It used to be that families passed stories and traditions from one generation to the next. Fables, the books of the Bible, and holidays are proof that a wealth of knowledge has been retained within our culture, memories and vocabularies. These days, many of my clients focus more on transferring wealth to future generations — and they’re terrified of their wealth winding up in the wrong hands.
As the Silver Tsunami gains momentum — a catch phrase for the trillions of dollars that are expected to transfer from baby boomers to subsequent generations — many clients ask me to draft behavioral restrictions into their estate planning documents.
One client wanted to require that his grandchildren execute prenuptial agreements before marrying in order to gain access to their inheritances. This was done to prevent family money from falling under the control of “money grubbing ex-spouses.”
Other “lifestyle” clause requests are that beneficiaries be disinherited if they cheat on their spouses or fail to raise their children within a particular faith or file bankruptcy. Still others condition inheritances on beneficiaries getting married or having children or remaining thin and not exceeding a certain amount of body weight.
Some states deem such clauses to be against public policy and others unfair or too difficult or unreasonable to enforce. I don’t recommend that clients count on them. Incorporating family values into inheritances is more successful if it’s done by example and patient teaching rather than drafting.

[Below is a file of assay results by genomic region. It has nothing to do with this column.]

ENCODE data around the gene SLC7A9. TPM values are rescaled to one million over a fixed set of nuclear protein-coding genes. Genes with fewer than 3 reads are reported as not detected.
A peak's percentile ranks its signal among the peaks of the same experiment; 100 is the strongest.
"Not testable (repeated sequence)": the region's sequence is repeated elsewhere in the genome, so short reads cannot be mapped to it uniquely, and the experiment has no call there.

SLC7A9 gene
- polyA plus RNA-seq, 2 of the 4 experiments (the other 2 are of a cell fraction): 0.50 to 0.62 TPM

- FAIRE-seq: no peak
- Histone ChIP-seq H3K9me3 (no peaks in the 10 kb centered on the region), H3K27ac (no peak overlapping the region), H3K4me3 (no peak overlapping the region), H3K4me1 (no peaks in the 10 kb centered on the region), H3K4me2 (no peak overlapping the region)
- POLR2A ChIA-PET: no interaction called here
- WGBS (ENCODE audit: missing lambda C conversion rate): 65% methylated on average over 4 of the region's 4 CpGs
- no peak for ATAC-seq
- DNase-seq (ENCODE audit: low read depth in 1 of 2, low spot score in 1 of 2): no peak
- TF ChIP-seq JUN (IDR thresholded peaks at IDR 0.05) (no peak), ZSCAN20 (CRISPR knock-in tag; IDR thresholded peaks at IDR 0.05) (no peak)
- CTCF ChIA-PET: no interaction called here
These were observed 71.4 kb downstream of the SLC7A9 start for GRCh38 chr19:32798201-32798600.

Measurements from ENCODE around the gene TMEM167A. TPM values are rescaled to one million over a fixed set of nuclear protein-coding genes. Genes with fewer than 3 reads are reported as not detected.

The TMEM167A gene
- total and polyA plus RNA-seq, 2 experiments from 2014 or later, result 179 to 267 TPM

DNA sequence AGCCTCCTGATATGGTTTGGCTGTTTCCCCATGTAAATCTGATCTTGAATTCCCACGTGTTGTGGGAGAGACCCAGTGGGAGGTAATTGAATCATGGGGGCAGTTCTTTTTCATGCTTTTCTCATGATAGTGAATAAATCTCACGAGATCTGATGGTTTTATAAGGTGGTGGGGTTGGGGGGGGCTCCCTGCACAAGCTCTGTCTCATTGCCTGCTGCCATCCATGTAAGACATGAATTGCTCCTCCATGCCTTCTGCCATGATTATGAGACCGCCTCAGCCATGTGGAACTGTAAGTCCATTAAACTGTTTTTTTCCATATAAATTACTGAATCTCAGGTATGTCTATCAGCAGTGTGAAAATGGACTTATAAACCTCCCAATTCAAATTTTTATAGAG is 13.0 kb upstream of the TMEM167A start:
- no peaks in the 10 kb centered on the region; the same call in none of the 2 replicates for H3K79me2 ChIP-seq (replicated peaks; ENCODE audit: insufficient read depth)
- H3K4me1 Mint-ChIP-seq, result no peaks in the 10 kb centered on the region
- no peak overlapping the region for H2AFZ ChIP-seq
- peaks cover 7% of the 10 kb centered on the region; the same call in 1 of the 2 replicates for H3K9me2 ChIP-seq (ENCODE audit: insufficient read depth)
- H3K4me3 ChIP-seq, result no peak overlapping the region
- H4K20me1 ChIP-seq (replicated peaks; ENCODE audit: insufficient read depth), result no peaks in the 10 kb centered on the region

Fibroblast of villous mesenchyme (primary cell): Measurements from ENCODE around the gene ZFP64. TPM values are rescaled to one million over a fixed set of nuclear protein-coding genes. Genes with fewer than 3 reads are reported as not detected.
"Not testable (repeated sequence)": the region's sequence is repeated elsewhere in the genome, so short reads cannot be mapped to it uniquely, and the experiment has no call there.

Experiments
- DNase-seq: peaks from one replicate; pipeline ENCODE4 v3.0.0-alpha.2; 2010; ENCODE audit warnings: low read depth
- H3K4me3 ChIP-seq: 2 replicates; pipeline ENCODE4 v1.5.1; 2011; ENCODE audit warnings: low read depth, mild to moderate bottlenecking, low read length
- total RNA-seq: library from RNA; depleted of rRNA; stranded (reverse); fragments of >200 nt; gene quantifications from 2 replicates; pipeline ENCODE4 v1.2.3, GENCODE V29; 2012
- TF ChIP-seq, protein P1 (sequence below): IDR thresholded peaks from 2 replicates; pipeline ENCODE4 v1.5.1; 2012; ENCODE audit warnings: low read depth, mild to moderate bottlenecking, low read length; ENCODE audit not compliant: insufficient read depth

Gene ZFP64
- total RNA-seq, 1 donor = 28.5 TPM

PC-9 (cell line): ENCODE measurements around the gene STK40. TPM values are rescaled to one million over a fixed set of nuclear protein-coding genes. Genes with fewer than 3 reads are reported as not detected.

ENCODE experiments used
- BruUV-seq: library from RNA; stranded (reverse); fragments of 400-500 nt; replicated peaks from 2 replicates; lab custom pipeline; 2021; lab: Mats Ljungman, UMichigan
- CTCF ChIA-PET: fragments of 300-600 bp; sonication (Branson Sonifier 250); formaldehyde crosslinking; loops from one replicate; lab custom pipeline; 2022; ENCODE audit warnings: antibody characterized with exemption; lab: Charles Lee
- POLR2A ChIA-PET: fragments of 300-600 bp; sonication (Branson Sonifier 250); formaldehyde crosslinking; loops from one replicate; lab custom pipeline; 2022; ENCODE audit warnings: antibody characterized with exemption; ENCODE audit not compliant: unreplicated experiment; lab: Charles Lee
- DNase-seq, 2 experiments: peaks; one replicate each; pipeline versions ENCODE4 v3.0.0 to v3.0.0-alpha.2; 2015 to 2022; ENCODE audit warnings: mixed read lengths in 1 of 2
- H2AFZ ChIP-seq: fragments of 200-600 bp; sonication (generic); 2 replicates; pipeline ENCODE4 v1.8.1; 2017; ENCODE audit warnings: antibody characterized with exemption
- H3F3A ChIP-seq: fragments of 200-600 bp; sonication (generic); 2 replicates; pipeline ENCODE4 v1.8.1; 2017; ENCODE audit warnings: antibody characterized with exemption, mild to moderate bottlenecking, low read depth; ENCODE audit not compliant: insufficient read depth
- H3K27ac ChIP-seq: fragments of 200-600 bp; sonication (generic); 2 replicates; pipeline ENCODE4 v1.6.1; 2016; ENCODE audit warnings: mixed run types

The Real Threat
Preparing for bank-breaking possibilities is a good thing. However, studies show that divorce and bankruptcy are not the greatest threat to the preservation of family wealth. The real threat is the family itself.
According to a longitudinal study that surveyed people in their 20s, 30s, and 40s, roughly half of all money inherited is saved and the other half is spent or lost through investing. As a result, 70% of family wealth is being lost by the second generation, and 90% by the third.
Drafting restricted covenants will never take the place of family values and lessons, but it can supplement them. Clients should be encouraged to balance each of these elements into their estate plans.
I recommend that any advisor whose clients express interest in applying these restrictive clauses be realistic with them as to what they can accomplish. In addition, I recommend that advisors offer to meet with their clients’ beneficiaries, to help boost their financial awareness and literacy — skills needed to enjoy and preserve the family money to the next generation.
Clients must also have the right estate planning structures in place to protect their assets.
Trusts are Part of the Answer